Getting a Literary Agent uk

Finding a frahling

So what do frahlings really want? volumes " Asked why Curtis Brown, one of Britain's biggest Frahlinguren, receiving between 600 and 800 copies of the manuscript per manuscript per month, wanted to welcome even more in the centre of London's Foyle last months. "The Discovery Days - an open house for any unreleased author who turns to an agent - was supposed to open the door to the apparently inward-looking publisher world.

An eight-minute session of peer feed-back was followed by a 15-minute operation at the cafe to round off the evening and a podium debate with a lead writer, a publishing house and an agent. One 15-year-old student who recounted that she was serious about her letter; a sad-looking bookkeeper who had given up his job to end his first novel, which unfortunately wasn't really deserving of giving up his job; a highly accentuated performer who was willing to hear editorials as long as they didn't alter the plot.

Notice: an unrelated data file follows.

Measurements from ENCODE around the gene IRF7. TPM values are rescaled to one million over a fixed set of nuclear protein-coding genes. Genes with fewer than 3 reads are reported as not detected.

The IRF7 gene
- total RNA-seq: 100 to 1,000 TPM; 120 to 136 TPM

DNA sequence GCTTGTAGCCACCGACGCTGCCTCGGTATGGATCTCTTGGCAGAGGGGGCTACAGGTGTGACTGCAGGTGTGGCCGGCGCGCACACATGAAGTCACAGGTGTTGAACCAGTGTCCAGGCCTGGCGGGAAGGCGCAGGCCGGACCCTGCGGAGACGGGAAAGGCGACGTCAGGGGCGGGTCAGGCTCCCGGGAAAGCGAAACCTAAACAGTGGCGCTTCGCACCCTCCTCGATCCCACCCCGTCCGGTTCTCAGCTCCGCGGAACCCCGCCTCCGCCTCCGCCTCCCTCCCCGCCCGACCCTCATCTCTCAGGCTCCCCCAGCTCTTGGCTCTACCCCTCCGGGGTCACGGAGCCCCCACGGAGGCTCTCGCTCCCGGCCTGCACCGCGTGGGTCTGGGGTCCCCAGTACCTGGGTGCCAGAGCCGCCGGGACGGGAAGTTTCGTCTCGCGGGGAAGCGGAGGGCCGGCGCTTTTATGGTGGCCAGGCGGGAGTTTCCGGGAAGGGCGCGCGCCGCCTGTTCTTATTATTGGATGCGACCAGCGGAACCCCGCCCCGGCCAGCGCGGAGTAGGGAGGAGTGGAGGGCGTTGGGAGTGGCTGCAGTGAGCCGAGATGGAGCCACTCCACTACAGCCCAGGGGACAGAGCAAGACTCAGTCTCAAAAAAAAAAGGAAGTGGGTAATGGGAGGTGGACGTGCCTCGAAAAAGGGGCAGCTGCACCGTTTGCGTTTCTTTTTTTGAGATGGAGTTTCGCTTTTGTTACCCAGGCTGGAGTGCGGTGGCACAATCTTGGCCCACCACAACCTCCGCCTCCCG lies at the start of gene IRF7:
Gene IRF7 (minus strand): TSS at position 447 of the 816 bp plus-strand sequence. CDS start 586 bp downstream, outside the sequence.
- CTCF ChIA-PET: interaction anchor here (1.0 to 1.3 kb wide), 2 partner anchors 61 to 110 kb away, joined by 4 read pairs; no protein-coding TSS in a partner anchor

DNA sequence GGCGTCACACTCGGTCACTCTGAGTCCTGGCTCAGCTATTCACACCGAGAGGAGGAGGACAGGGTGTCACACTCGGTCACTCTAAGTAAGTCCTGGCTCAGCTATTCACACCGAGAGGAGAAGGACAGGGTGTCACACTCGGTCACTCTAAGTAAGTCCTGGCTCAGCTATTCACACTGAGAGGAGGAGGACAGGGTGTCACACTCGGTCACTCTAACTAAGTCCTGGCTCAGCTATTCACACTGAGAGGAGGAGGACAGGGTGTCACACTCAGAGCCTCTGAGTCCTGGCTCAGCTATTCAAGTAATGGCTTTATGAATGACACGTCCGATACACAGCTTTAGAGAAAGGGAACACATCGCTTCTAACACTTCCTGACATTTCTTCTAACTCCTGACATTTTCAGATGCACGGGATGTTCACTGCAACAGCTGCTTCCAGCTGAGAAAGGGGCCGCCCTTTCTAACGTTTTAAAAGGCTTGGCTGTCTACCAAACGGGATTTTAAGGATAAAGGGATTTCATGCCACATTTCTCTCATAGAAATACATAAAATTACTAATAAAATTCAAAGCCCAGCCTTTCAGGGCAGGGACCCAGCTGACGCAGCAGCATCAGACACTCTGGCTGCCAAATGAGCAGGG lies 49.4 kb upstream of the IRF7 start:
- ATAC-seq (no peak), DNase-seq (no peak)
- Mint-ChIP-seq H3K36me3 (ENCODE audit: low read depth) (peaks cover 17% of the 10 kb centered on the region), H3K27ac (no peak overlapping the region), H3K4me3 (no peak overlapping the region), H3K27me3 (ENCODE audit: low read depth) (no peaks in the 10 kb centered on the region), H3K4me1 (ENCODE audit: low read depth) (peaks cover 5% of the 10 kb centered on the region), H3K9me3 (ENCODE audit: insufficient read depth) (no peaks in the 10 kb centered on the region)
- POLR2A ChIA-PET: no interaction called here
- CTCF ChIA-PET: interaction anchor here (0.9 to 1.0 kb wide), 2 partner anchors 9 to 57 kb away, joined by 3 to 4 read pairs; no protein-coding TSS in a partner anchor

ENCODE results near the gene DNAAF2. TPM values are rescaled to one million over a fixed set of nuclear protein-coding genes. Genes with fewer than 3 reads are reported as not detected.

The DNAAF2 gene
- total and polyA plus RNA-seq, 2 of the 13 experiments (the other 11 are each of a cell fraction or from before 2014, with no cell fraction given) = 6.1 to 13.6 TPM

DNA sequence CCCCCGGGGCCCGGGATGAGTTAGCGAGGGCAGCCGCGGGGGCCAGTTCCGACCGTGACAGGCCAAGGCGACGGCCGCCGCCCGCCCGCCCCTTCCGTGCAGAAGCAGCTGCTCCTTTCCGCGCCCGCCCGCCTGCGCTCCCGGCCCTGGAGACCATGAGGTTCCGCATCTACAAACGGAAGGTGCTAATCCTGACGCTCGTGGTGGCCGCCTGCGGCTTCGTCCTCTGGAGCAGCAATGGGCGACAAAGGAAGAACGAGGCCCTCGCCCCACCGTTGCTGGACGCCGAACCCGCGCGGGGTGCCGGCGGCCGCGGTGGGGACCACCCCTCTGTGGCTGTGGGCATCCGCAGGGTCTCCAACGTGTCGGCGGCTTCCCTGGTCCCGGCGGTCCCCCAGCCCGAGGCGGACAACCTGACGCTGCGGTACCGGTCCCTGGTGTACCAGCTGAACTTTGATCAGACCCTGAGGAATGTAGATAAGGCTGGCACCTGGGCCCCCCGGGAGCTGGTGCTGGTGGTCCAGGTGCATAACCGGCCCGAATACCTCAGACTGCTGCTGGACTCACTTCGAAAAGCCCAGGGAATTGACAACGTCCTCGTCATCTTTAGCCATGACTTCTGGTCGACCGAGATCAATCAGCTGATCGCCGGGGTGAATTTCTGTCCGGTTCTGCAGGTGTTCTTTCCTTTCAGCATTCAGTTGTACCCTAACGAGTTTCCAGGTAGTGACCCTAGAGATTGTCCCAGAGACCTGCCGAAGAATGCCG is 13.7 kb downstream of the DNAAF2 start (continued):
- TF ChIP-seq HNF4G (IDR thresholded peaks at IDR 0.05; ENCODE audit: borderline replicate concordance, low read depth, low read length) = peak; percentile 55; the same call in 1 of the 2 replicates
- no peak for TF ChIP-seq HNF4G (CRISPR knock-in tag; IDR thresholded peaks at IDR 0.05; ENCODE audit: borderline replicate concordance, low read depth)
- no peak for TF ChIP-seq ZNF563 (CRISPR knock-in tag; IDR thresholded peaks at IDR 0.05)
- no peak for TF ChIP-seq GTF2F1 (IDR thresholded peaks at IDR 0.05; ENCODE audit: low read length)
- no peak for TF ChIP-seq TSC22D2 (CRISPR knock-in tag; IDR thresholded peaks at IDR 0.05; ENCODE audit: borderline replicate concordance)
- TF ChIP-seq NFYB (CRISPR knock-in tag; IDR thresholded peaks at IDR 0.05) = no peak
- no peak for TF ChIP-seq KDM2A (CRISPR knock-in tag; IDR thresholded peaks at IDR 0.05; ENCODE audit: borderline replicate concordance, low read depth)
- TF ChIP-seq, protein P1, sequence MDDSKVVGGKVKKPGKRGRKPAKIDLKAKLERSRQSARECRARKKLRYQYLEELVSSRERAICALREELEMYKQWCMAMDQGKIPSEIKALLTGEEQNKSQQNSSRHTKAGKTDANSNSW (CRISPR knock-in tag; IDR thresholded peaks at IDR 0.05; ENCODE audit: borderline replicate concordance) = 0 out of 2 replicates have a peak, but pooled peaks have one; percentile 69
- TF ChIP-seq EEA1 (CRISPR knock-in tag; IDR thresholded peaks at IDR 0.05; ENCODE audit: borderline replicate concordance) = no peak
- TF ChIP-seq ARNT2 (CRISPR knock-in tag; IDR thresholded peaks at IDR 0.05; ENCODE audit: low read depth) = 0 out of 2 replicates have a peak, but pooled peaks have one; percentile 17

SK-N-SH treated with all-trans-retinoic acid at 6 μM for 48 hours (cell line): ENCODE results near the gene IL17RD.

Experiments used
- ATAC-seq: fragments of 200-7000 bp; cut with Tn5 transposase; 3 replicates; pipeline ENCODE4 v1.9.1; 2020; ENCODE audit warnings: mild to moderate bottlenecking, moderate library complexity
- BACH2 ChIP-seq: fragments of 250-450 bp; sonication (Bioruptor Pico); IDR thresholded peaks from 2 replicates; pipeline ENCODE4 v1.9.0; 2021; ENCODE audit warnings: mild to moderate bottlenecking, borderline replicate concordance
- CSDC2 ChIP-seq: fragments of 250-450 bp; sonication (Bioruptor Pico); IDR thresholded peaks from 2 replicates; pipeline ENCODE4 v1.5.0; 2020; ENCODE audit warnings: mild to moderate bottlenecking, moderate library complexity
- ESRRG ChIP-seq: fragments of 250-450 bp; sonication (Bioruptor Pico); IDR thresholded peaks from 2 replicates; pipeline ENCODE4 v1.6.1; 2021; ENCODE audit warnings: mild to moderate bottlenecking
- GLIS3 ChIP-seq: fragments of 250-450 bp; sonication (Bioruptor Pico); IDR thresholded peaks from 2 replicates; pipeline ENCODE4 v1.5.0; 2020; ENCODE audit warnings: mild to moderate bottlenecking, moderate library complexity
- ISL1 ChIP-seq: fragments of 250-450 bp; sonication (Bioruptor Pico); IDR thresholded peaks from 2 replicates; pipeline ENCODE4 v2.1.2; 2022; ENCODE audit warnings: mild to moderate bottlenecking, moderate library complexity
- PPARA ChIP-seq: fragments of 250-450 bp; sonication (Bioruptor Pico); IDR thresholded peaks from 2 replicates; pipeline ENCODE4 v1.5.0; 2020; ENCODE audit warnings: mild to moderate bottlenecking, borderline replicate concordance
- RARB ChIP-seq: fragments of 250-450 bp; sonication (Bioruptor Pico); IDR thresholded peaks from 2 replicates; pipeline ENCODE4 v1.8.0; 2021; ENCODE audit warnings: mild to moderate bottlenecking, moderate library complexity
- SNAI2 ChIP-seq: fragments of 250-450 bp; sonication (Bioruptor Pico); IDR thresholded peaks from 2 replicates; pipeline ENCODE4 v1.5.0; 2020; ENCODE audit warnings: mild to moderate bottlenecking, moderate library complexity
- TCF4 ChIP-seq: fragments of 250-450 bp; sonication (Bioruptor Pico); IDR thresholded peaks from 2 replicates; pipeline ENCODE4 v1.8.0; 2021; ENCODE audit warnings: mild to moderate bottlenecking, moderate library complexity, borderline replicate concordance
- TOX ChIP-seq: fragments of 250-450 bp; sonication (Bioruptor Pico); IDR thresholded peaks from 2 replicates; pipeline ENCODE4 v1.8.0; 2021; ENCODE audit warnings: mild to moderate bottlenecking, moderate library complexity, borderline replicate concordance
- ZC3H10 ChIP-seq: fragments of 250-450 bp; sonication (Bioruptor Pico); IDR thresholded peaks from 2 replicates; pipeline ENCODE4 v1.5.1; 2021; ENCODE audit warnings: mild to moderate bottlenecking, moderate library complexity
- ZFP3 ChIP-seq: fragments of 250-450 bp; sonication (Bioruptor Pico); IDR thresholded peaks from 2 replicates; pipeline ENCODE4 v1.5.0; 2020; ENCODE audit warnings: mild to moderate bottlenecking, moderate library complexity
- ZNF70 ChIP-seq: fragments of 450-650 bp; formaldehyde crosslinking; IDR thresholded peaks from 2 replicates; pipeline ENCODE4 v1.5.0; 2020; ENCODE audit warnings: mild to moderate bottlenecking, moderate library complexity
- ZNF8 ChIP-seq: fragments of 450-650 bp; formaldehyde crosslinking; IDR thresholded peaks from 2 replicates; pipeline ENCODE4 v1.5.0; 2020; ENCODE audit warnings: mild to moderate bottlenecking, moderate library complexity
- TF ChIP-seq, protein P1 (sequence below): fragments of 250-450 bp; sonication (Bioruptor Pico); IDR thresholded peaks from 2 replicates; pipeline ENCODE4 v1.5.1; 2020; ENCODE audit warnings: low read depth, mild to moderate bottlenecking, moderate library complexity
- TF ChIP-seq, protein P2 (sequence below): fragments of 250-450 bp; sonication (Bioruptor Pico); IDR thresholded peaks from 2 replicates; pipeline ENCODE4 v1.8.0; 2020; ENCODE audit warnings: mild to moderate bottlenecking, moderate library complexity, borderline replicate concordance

A lady recounted her ecological riddle, which in addition to the words "eco" and "mystery" was good. If your novel has too much background, it's not a novel, but an explanatory; pronounce your dialog out loud to test if they all sound alike..... and so on.

All of us want a good tale, well narrated. And, unlike many other newsgroups, we have not set up a payment wall - we want to keep our journalists as open as possible. We do not have any preconceptions of commercialism and are not affected by billionaires, policy makers or stockholders. This is what sets us apart from so many others in the press, at a crucial moment when objective and frank coverage is crucial.

It would be a much safer place for us if everyone who read our reports who liked them helped to help them.

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